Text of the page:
When I have more time, I may do an extended essay on Bryan Bertino's The Strangers as a metaphor for marriage. From the moment Liv Tyler puts on that engagement ring--which, I might add, she cannot remove--things go horribly wrong, and she and her significant other die a slow and painful death. The man (Scott Speedman) isn't even allowed to have friends anymore. What's up with that?
Suffice to say, if you want to see a freakin' scary movie, then you should go see The Strangers. I was so tense watching this movie, at one point in the climax, I thought I was going to vomit. Not from blood or guts, either, but just from having my stomach tied in knots for 90 minutes. I don't understand the criticism that has equated this movie to torture porn, actually, because though the violence is swift and precise, it is not overly gory. There is decidedly little blood, and Bertino regularly knocks his camera away when the worst of the action is about to happen.
I'm also at a loss over the charges that The Strangers is plotless. There is a plot there, it's just not needlessly complicated. The lack of an overly detailed set up or a convoluted explanation is part of the point, that these things don't happen for a reason, that people are just sick and bad and they get off on cheap thrills. Unlike Michael Haneke in, I guess, either version of Funny Games (I've only seen the German original), Bertino doesn't feel like he has to bring the proceedings to a screeching halt or play any tricks with the fourth wall to make sure that we know that he knows that we know that he's making a comment on the cruel downside of voyeurism. Outside of the opening voiceover about the movie being based on "true events," first-time writer/director Bertino lets the story do the talking. And since that claim is apparently a fake-out a la Fargo, he really could have done without it. Horror movies carry their own message: I'm locked in a dark room experiencing all manner of unspeakable acts and enjoying myself doing so. I'm not desensitized; on the contrary, my senses are alive.
I've had this theory that horror movies make armchair quarterbacks out of us all. People love to be smarter than the characters in the movie. You know the type, who always leave a flick like The Strangers and say, "Well, I would have ran out the back" or "I would have grabbed something heavy instead of just standing their screaming." Grant yourself an honest moment, though, and admit it. You'd be even stupider than the people in the movie. We all like to think we'd rise to the occasion, but unless these very unreal things were truly happening to us, we don't know for sure we wouldn't just sink into a puddle of our own tears and piss.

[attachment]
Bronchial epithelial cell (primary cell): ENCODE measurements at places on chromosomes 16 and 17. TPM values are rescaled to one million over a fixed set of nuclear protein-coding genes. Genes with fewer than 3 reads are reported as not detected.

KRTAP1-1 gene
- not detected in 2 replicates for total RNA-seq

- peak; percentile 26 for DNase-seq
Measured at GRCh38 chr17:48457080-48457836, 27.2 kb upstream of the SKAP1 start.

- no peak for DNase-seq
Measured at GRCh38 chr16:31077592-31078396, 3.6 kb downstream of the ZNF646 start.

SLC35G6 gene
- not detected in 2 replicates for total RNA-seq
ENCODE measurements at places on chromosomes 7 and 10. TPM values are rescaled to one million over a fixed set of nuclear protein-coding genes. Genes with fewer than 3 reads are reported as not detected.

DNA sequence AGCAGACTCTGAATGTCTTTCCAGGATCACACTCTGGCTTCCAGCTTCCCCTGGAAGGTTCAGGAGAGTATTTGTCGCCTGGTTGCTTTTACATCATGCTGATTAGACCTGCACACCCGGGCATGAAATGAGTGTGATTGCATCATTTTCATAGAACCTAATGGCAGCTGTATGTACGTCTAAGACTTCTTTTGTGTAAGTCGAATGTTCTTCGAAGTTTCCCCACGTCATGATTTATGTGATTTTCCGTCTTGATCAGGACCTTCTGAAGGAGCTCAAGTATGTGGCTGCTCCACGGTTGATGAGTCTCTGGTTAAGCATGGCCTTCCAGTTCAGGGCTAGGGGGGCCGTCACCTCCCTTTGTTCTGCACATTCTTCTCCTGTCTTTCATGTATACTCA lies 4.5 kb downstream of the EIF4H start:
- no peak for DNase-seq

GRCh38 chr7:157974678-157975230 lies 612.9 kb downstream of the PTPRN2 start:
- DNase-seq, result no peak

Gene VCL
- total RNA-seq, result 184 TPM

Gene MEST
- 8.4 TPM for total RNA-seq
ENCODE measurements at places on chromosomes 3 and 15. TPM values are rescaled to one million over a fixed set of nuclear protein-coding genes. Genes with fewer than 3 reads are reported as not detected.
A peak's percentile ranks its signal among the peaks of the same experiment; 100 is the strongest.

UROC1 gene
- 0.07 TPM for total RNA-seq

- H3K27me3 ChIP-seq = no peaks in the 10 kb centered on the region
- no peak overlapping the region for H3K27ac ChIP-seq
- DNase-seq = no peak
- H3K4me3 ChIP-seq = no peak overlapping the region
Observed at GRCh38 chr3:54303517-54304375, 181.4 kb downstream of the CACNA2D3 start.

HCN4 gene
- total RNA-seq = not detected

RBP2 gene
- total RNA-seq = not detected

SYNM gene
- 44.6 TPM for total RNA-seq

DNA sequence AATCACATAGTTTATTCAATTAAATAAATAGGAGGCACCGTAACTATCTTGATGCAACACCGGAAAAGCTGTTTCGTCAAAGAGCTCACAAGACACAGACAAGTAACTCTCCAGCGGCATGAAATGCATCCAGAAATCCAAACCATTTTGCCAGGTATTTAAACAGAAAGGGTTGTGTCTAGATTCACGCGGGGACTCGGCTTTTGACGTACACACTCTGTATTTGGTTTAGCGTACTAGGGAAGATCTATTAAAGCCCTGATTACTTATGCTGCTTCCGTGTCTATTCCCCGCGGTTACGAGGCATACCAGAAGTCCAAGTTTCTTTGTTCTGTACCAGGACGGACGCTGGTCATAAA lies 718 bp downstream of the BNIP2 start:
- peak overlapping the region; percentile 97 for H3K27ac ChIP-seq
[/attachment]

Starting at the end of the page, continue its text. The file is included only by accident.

Well, the best thing I can say about The Strangers is I never felt like I was smarter than the targeted couple. I never saw a better way out, I never fell out of the mood. The masked killers were genuinely creepy, and the movie delivered several real jolts to my system. We had a fun Sunday matinee audience that wasn't afraid to be afraid, and I must say, having some actual exclamations of fright really does help get one into the experience, the way a good, laughing audience can help a funny movie be even funnier. Good audio also helped. Bertino only sparsely used music, choosing his moments wisely for the most effect. Even better, though, he used mixing to his advantage and had his sound effects move between different speakers to achieve maximum scariness.
I'm down with whatever Bryan Bertino makes next. I put this one in the same category of Vacancy or The Orphanage, movies that did exactly what I wanted them to do, telling a story and putting me on the edge of my seat for an hour and a half. I'd gladly climb out onto that edge with this filmmaker again.
Current Soundtrack: The Horrors, Strange House
Current Mood: scared
e-mail = golightly at confessions123.com * Criterion Confessions * Live Journal Syndication * My Corporate-Owned Space * ComicSpace * Last FM * GoodReads * The Blog Roll * DVDTalk reviews * My Books On Amazon
All text (c) 2008 Jamie S. Rich